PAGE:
Academic journal article Journal of Ecumenical Studies

Covenantal Concepts of Justice and Righteousness, and Catholic-Protestant Reconciliation: Theological Implications and Explorations *

Academic journal article Journal of Ecumenical Studies

Covenantal Concepts of Justice and Righteousness, and Catholic-Protestant Reconciliation: Theological Implications and Explorations *

Article excerpt

The interpretation of perhaps no other phrase has had a greater influence on the trajectory of church history and theology than that of the "righteousness of God" by Martin Luther. For good or ill, neither Protestant nor Roman Catholic can ignore this legacy, and the future relationship between these two traditions depends in part on how this phrase and its related theological postulates are understood. In light of the ongoing efforts between Catholics and Protestants to proclaim a common understanding of the doctrine of justification, (1) there is perhaps no better time than now to revisit the issue critically in the hope of constructing theological bridges intended to foster greater unity of the body of Christ and provide to our culture a concerted understanding of the gospel. In the spirit of this task, I will argue that a rich understanding of the covenantal concepts of righteousness (2) that form the categories within which the language of justification (3) in the Christian scriptures operates can ease s ome of the traditional tensions resulting from overly forensic interpretations employing predominantly Western, classical notions of justice. Furthermore, I will attempt to demonstrate that the relational core of the covenantal concepts better accommodates postmodern critiques and yearnings, providing fertile ground for the nexus of Christ and culture.

Justice (mispat) and Righteousness (tsedeq/tsedaka) in the Biblical Literature

By way of contrast, it is perhaps helpful to look first at the predominant concept that has shaped our understanding of justice in the West. Classically represented, justice in the Western tradition is symbolized by the impartial goddess Iustitia, the impersonal adjudicator who completes her task blind-folded, scales in one hand and sword in the other, resolutely unbiased in every decision. This notion of an abstract standard of justice that is applied equally to all, free of procedural partiality, shapes the entire framework of our modern court system. Additionally, it is quite frequently the unconscious or semiconscious grid through which biblical discussions of justice and righteousness are filtered.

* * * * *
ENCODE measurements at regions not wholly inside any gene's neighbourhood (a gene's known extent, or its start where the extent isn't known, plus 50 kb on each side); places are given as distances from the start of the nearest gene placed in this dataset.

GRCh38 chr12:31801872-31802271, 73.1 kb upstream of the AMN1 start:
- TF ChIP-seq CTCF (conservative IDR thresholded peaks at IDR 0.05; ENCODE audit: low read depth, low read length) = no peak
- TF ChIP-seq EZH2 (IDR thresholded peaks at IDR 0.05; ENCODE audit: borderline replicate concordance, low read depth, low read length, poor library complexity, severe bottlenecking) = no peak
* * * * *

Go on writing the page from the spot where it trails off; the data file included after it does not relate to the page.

This fact becomes most perspicuous in the difficulty people have in clearly reconciling notions of divine love with the dramatically depicted examples of God's righteous judgments found throughout the Bible. In part, this trouble seems to arise from the often unrecognized distinctives of covenantal concepts of justice vis-a-vis Western models. Hans Boecker's statement regarding the impartial, abstract model of Roman law is telling: "[Sluch concepts are as foreign to the Hebrew mind as it is possible to be." (4) Understanding how and to what extent this is true will help attenuate some of the tensions that have played out historically in the Catholic-Protestant split.

Obviously, to some degree the Western and covenantal models do overlap. The fact that we are able to read much of the Bible without having our basic presuppositions about justice thoroughly challenged points to that fact. Before launching into a thorough discussion, it is important to note that, though two different terms (mispat and the synonyms of tsedeq/tsedaka) are included in this discussion, these terms are often interchangeable (most notably in Amos 5:24) and are frequently combined for emphatic usage (Gen. 18:19; 1 Kgs. 10:9; 2 Chr. 9:8; Ps. 89:14, 119:121; Prov. 2:9; Is. 9:7, 56:1, 59:9, 14; Jer. 22:15, 23:5; Ez. 45:9). (5) When linked together, these terms form a single idea (hendiadys), together representing the ideals of social justice, focusing on the aspects of mercy and kindness. As such, these ideals are also bound up with personal freedom and liberation from that which binds or oppresses. (6) In general, these terms often encompass the entire judicial procedure in it widest sense, as illustra ted by Ps. 1:5-6: (7)

Therefore the wicked will not stand in the judgment [mispat],
   nor sinners in the congregation of the righteous [tsadiqim];
for the LORD watches over the way of the righteous [tsadiqim],
   but the way of the wicked will perish. … 
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